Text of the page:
So why is the black cab following Benny?

Black Cab is a delicious little story, only a few pages, that will leave you creeped out and wondering…

Reviewed by Lelia Taylor, August 2013.


Spartan FrostSpartan Frost
A Mythos Academy Novella
Jennifer Estep
K-Teen Books, June 2013
ISBN 978-0-7582-9477-7
Ebook Novella

From the publisher—

I’m Logan Quinn, the deadliest Spartan warrior at Mythos Academy. At least I was–until the day I almost killed Gwen Frost.

Professor Metis and Nickamedes say that I’m fine, that Loki and the Reapers don’t have a hold on me anymore, but I can’t risk it. I can’t risk hurting Gwen again. So I’m leaving Mythos and going somewhere far, far away.

I know Gwen wonders what’s happening to me, whether I’m safe. I can’t tell her, but this is my story. . .

Before anybody jumps to the mistaken conclusion that they’ve gotten ripped off when they buy this book, please note this is a novella, not a full-length novel. Yes, it says “Novel” on the cover but I don’t think there is any intent on the publisher’s part to trick anyone; using that word is just a carryover from the rest of the series. I also want to warn you about one other thing—I jump into the middle of a series all the time because, as a reviewer, I rarely have a choice. I can do it without feeling completely lost because I’ve become accustomed to it but I’m pretty sure many other readers will not want Spartan Frost to be their introduction to the series because there’s so much that’s unknown to the initiate. Having said that, I enjoyed this a lot.

One other warning—the review section on bn.com has been highjacked by an RPG group. I reported it but Barnes & Noble almost certainly will do nothing about it. As a result, you should be aware that a number of the so-called reviews have nothing to do with this book.

Considering the fact that I’m an initiate to the Mythos Academy series, what did I learn from this particular title?

A guy named Logan tried to kill a girl named Gwen
Logan is riddled with guilt, so much so that he can’t bear to be around Gwen or his other friends
Logan has left North Carolina and gone to live with his dad in upstate New York
Logan and his dad, Linus, are uncomfortable with each other because of animosities that developed after Logan’s mom and sister were murdered
Gwen knew something had “possessed” Logan, driving him to try to kill her
Logan was possessed by Loki, the unruly Norse god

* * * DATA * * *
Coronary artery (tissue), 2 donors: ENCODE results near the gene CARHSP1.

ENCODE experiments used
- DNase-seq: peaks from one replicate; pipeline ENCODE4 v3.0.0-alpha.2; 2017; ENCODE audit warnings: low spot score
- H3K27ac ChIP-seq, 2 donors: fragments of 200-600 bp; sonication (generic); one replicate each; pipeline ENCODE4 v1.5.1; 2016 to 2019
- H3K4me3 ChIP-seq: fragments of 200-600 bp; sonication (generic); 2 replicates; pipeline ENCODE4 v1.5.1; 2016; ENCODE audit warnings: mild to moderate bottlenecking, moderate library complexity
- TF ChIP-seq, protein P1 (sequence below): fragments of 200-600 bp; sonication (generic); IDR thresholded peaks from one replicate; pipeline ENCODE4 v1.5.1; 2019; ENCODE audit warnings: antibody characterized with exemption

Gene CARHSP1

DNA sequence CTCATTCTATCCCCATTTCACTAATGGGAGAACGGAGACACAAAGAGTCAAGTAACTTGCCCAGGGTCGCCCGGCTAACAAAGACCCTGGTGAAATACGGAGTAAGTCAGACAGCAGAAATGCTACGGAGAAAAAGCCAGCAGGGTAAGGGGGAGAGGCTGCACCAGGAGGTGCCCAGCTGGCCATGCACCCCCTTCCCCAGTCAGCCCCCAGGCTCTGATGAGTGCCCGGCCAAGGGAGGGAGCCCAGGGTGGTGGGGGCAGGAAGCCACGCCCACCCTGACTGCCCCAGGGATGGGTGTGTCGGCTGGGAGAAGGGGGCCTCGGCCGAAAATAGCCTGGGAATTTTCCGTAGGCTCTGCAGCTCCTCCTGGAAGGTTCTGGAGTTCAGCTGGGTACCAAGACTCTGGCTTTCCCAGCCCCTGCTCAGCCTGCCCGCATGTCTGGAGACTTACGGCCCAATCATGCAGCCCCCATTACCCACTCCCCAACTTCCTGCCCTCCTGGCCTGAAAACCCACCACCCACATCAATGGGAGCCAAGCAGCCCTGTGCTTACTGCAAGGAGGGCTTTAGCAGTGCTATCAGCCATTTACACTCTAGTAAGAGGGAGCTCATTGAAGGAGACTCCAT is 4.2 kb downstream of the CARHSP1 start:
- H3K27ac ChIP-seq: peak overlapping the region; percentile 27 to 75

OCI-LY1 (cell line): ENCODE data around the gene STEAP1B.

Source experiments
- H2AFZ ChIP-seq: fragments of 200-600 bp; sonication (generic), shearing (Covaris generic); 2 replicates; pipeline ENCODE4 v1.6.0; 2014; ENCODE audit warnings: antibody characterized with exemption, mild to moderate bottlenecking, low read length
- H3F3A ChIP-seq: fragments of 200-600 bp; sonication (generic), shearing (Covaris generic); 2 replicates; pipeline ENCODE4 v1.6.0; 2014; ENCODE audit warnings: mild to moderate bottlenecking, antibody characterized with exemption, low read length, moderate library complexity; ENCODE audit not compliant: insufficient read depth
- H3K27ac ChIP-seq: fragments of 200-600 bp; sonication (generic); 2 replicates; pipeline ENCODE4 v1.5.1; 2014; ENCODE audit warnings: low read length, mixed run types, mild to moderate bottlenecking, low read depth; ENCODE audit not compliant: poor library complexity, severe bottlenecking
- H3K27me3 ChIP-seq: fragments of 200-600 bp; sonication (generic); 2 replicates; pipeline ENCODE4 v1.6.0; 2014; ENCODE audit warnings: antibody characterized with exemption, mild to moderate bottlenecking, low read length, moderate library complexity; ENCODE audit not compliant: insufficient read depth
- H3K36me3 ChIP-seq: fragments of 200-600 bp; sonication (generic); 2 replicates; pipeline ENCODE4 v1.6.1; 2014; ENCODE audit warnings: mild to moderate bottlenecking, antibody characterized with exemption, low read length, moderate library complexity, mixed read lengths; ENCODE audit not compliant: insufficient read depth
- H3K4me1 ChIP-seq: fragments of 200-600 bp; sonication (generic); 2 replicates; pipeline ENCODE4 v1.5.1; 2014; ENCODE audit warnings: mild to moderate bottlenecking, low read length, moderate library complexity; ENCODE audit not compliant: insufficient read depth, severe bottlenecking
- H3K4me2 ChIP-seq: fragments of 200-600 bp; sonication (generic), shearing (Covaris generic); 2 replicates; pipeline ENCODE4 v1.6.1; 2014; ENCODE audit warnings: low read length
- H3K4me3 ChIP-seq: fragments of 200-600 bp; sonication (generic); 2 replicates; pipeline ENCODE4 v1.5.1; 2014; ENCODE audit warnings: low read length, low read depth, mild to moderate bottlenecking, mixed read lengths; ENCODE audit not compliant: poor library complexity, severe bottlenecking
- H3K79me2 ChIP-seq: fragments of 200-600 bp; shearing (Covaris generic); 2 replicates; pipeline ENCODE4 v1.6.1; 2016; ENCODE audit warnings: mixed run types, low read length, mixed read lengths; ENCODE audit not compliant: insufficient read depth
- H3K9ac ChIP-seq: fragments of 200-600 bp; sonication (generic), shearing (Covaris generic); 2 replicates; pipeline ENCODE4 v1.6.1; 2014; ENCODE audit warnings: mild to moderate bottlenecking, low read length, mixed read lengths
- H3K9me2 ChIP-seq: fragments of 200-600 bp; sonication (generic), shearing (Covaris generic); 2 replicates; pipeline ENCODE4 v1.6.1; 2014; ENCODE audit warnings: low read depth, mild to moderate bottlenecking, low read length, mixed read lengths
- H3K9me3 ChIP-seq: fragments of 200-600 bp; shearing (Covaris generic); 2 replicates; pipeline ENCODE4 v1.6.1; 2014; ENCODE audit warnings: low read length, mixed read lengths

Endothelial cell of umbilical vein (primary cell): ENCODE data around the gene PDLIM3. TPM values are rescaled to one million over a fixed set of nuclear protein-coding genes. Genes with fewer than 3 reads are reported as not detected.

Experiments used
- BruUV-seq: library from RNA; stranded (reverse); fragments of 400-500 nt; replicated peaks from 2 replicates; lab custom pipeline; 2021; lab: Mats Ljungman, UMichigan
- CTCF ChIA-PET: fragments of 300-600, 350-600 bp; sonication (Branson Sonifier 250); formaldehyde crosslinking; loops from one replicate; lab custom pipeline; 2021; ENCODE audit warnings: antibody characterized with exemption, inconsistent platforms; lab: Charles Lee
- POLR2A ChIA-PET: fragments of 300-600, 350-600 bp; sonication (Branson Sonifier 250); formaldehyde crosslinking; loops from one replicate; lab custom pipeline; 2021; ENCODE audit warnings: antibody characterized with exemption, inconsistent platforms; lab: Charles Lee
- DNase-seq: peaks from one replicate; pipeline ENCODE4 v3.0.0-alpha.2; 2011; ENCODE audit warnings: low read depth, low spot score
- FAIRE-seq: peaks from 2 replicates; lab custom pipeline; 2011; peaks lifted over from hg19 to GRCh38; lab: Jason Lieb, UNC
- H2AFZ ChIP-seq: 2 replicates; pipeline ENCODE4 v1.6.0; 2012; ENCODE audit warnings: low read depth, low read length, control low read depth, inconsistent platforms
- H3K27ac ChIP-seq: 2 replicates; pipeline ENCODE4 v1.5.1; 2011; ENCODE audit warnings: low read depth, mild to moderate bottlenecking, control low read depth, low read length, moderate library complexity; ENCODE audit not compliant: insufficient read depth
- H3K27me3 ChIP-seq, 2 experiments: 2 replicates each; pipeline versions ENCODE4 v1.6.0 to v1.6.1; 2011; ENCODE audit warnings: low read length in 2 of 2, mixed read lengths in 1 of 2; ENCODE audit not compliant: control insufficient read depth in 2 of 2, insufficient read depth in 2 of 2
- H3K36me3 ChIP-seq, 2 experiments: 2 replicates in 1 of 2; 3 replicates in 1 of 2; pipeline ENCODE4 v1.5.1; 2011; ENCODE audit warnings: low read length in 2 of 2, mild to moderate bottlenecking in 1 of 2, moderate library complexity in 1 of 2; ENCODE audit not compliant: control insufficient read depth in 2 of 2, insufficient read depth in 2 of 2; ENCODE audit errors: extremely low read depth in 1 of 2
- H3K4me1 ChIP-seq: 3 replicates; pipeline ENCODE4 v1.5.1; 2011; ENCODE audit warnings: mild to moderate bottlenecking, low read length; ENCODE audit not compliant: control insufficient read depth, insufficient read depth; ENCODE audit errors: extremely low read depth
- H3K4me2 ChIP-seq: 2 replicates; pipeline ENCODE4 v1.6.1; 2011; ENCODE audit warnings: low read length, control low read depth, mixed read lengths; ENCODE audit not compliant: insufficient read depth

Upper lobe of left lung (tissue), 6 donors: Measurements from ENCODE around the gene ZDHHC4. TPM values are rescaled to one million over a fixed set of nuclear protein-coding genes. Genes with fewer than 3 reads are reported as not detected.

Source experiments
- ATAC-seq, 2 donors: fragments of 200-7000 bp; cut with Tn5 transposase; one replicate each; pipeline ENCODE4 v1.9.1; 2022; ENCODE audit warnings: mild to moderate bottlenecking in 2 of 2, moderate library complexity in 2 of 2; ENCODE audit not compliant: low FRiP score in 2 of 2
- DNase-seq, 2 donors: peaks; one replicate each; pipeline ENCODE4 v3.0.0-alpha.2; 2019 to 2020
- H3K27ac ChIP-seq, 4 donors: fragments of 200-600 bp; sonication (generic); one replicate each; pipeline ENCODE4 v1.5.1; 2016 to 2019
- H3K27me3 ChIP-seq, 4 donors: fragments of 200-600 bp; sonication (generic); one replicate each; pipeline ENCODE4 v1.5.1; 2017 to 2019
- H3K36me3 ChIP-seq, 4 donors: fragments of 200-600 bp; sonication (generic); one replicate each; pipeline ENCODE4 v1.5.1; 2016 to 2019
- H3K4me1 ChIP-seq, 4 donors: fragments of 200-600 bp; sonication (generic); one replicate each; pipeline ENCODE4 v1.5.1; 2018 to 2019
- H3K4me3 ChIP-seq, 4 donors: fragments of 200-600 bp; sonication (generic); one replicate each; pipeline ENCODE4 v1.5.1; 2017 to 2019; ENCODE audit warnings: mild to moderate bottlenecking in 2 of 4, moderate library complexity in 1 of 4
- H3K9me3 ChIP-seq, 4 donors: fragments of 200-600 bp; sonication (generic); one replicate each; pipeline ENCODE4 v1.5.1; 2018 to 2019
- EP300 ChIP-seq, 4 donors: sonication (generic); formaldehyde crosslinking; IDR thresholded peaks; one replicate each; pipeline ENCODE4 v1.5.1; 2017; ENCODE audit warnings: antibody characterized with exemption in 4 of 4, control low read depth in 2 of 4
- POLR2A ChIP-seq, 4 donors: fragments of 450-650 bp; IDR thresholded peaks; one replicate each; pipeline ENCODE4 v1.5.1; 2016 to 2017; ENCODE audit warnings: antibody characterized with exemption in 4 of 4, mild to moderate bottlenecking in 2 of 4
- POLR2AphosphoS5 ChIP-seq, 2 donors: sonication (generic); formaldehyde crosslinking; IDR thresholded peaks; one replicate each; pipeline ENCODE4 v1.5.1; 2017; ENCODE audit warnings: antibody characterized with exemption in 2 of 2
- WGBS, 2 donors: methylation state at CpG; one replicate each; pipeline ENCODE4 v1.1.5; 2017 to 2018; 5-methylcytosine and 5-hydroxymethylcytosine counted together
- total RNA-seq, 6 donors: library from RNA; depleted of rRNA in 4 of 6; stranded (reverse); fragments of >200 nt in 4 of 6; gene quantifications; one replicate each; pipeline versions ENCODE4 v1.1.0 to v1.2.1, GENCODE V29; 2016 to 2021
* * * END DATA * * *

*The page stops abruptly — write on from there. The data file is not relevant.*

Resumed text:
Logan’s stepmother is a royal beyotch with a mean streak that won’t quit and you might say Cinderella’s stepmom could take lessons from this one
Linus is the head of the Protectorate and has a pair of very cool warrior buddies
The four guys head out on a mission to destroy a sleeper cell of Reapers
There are two opposing groups, Reapers and Spartans, and they seem to be fighting about gods and goddesses among other things
Reapers are bad
Spartans are good
Reapers have been stealing museum artifacts but the Protectorate doesn’t know why
Linus has a cool table with gargoyle legs

You see, even though I’m new to the series, I learned a lot from this brief introduction. Some longtime fans may feel there’s nothing new here but it was perfect for me, just a small taste. It’s enough to make me want to go find First Frost and Touch of Frost so I can start to catch up with everyone else.

One thing confuses me—this is Logan’s POV and all about him so why is there a girl (Gwen?) on the cover?

Reviewed by Lelia Taylor, August 2013.


The Secrets of the SibylThe Secrets of the Sibyl
Nancy Adams
Green Fern Press, May 2012

From the author—

A decaying villa filled with secrets… A mysterious box that belonged to a dead girl… A spectral woman in white… All of them hold the Secrets of the Sibyl.

A short Gothic tale set in the Roman world of 382 A.D.

When her father buys a dilapidated villa on the wild, rocky coast of Cumae, city of the ancient Sibyline oracle, fourteen-year-old Cellina encounters mysteries at every turn. Following the trail of a mysterious silver box, Cellina uncovers the secret of a decades-old crime committed within the villa’s crumbling walls.